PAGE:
Jurisdiction’s Black Methodists group gathers for 53rd annual meeting

By the Rev. Amiri Hooker

Black church leaders gathered in Richmond, Virginia, Oct. 13-15 for the 53rd Annual Meeting of the Southeastern Jurisdiction of Black Methodists for Church Renewal Inc.

Under new and changing leadership, the SEJ-BMCR worked to transform the historic organization into a future-ready movement that sustained historic responsibilities but also helped the organization engage the new/now church.

The mission of BMCR is still to raise up prophetic and spiritual leaders who will be advocates for the unique needs of Black people in The United Methodist Church.

Yet this year SEJ-BMCR has had to come to grasp with the fact that the church is experiencing something new. Grounded in the rich and sustaining history of the Black church in the United States and attentive to liberatory movements formed in faith orientations sometimes transcending church bounds, the intergenerational Black church following the COVID-19 pandemic and the American 1619 tri-pandemic looks different, worships different and serves the community differently.

The 2020 killings of three African Americans—George Floyd and Breonna Taylor, who died at the hands of police, and Ahmaud Arbery, chased and shot to death by two individuals—sparked a national outcry against White supremacy and institutional racism, a protest that has now spread globally.

And this year SEJ-BMCR understood it had to deal with and respond to the energy of emerging Blackness in the Black Church and Black United Methodist Church.

Bishop L. Jonathan Holston of the South Carolina Conference served as the annual meeting’s keynote speaker. Holston detailed past injustices while also highlighting the loyalty of Black church members.

“In 1939, the Methodist Church, North and South, gathered to unite and promptly segregated its Black laity and clergy,” Holston pointed out. “Then in 1968, the Methodist Church gathered to unite with the Evangelical United Brethren Church and integrate, and the Black church was set in a downward spiral of financial disintegration.”

This is why many in the Methodist Church today that are Black wonder now—as The United Methodist Church seeks to gather to separate—if the Black church should be fearful that any decision made will lead to annihilation of Black expressions in United Methodism. As many, including Holston, have pointed out, “Our extreme loyalty and unrelenting belief that The United Methodist Church has the best interest of its Black constituency at its heart should not be taken for granted.”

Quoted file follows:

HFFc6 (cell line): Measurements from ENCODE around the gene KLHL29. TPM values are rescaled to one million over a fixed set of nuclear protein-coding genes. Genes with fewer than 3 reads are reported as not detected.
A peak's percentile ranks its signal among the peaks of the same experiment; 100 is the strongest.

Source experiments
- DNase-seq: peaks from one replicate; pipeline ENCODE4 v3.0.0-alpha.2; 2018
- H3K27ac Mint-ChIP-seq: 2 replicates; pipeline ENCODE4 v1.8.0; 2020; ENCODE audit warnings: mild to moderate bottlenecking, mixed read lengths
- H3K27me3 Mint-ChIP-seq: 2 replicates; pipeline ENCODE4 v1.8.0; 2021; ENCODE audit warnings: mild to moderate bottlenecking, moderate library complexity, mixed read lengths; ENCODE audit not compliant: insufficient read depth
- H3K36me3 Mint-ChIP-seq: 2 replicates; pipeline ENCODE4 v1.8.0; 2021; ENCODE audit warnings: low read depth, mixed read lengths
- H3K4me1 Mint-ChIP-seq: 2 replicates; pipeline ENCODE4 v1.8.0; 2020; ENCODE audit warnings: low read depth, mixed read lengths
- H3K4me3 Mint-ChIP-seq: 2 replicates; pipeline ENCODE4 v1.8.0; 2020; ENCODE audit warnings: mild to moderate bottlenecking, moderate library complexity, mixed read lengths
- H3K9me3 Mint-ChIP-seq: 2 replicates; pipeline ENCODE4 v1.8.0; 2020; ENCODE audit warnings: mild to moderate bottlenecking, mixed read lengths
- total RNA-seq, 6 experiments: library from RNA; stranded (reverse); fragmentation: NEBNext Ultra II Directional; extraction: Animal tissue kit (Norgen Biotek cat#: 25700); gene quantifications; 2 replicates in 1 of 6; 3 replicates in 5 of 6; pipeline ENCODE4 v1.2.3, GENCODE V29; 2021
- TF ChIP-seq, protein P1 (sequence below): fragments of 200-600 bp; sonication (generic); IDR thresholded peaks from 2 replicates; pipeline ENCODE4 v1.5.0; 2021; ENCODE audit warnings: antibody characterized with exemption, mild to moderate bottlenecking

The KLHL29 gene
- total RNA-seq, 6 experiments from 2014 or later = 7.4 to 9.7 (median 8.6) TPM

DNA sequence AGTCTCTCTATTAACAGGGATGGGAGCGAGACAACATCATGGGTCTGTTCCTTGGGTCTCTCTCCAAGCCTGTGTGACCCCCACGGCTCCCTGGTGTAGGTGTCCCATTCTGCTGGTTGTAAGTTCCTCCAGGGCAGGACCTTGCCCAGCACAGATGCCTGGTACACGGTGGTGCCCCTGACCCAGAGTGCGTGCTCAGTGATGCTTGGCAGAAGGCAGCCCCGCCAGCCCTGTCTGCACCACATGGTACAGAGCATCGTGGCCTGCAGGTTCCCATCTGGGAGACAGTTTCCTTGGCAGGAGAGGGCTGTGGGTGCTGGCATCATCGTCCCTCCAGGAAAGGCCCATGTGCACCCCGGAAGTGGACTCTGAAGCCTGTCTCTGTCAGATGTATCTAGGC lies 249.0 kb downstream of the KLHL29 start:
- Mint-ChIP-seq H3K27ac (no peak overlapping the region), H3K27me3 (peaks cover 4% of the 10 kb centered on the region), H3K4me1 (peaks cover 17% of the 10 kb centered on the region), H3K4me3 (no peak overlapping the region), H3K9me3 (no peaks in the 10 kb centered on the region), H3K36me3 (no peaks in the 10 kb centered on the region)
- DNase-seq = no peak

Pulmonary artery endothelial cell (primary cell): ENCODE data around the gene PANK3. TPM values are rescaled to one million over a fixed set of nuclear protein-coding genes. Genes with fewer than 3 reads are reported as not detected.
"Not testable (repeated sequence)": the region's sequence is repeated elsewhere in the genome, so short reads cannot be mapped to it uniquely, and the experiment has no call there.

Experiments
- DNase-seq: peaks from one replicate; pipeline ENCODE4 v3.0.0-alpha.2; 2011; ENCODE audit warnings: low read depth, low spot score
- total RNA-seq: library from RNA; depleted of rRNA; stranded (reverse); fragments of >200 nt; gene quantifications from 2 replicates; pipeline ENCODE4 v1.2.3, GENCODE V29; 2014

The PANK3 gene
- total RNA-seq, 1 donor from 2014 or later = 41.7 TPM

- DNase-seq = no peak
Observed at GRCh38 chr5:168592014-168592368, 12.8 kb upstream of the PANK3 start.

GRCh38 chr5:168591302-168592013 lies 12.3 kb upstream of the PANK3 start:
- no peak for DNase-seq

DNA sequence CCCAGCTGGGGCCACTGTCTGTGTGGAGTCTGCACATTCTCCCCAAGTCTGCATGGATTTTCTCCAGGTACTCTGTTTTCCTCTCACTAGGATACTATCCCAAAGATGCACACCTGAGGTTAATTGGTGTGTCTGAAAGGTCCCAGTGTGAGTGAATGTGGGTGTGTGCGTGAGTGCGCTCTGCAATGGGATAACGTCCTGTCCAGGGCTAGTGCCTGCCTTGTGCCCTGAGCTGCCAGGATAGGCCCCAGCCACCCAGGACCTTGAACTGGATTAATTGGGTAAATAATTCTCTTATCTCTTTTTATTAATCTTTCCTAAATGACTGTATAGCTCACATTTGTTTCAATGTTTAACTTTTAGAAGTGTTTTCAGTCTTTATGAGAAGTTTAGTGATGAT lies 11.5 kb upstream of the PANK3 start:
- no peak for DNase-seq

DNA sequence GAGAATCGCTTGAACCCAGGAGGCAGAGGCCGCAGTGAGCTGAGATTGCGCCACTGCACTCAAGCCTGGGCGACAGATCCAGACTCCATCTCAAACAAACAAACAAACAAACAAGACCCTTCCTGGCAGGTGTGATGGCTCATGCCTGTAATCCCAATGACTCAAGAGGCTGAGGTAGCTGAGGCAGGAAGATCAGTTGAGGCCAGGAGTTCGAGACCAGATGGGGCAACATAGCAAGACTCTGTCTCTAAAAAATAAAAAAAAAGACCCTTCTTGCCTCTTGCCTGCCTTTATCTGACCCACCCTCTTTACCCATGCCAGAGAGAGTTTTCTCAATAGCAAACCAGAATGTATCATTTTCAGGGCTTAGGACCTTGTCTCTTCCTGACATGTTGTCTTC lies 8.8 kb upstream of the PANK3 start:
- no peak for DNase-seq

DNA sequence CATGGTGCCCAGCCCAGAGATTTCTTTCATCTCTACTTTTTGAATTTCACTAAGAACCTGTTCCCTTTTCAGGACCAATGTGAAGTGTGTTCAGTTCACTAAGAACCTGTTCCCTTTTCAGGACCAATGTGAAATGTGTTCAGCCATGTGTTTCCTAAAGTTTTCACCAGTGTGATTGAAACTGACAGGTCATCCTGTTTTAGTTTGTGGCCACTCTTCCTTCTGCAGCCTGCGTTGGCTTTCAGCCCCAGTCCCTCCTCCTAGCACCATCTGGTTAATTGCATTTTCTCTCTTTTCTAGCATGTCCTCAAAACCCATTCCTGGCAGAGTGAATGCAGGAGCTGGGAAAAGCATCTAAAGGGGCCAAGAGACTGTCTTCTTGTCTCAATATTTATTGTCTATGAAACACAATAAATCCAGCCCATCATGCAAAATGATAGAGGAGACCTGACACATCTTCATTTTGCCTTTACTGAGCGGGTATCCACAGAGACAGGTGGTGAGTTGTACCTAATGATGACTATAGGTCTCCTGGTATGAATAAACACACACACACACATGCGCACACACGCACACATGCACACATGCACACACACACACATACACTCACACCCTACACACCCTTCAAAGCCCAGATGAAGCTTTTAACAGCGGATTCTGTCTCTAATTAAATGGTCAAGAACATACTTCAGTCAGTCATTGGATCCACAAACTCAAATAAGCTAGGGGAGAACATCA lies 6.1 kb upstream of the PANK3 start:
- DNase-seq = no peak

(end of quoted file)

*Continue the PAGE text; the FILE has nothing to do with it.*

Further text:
The annual meeting asked the annual conferences to support the work of dismantling racism by sending an additional $1,500 per annual conference to provide leadership in those efforts.

The UMC has mounted a denomination wide campaign, “United Against Racism,” that urges its members not only to pray, but to educate themselves and have conversations about the subject and to work actively for civil and human rights. BMCR hopes to resource this platform to engage in dialogue about this most important work from a BMCR perspective.

With all the reports given and the voting and election of officers done, the highlights of the meeting were the worship services and the “church hall” discussion.

The church hall theme was “A Woke Black Church: Reminiscent, Intergenerational and Resilient.” We spent time probing into the concept for a conversation on intergenerational black church growth and development. With the leadership of the Rev. Albert Shuler (facilitator) and the help of the Rev. Vance Ross, the Rev. Nathalie Nelson, laity Mollie Stewart and Dr. Walter Strawther, we also looked at the question, “Are Black Millennials leaving the Black church in search of a practice that is overtly inclusive of our sexuality, ancestral practices and race, both in who we see or interact with in the congregation, as well as the pictorial representation in worship spaces?”

Dr. Byron Thomas facilitated the second church hall as we focused on what the Black church looks like now into the future from a Pan-Methodist perspective. This time was also supported by panelist Dr. Michael Bowie (UMC clergy), the Rev. Kevin Agee (Christian Methodist Episcopal clergy) and the Rev. Scot Moore (African Methodist Episcopal Zion clergy).

The third church hall was also effectual with leadership by the Rev. James Friday and panelist Bishop James Swanson, resident bishop of the Mississippi Annual Conference; Bishop Sharma Lewis, resident bishop of the Virginia Annual Conference; Albert Weal, United Methodist Men Virginia Conference president; and the Rev. Millie Nelson Smith, South Carolina director of Connectional Ministries. The primary focus was discussing what creating racial healing circles, anti-racist conversations and jurisdictional conference strategies looks like in current realities.

The SEJ-BMCR seems successful even as the numbers from South Carolina were fewer and many of the participants were already looking to the SEJ Conference coming up a few weeks later.

Hank Dozer and the Rev. Amiri B. Hooker were reelected as vice coordinator and coordinator. The work of ministry was performed, and registrants took something home with them that was life-changing and discipleship-affirming.

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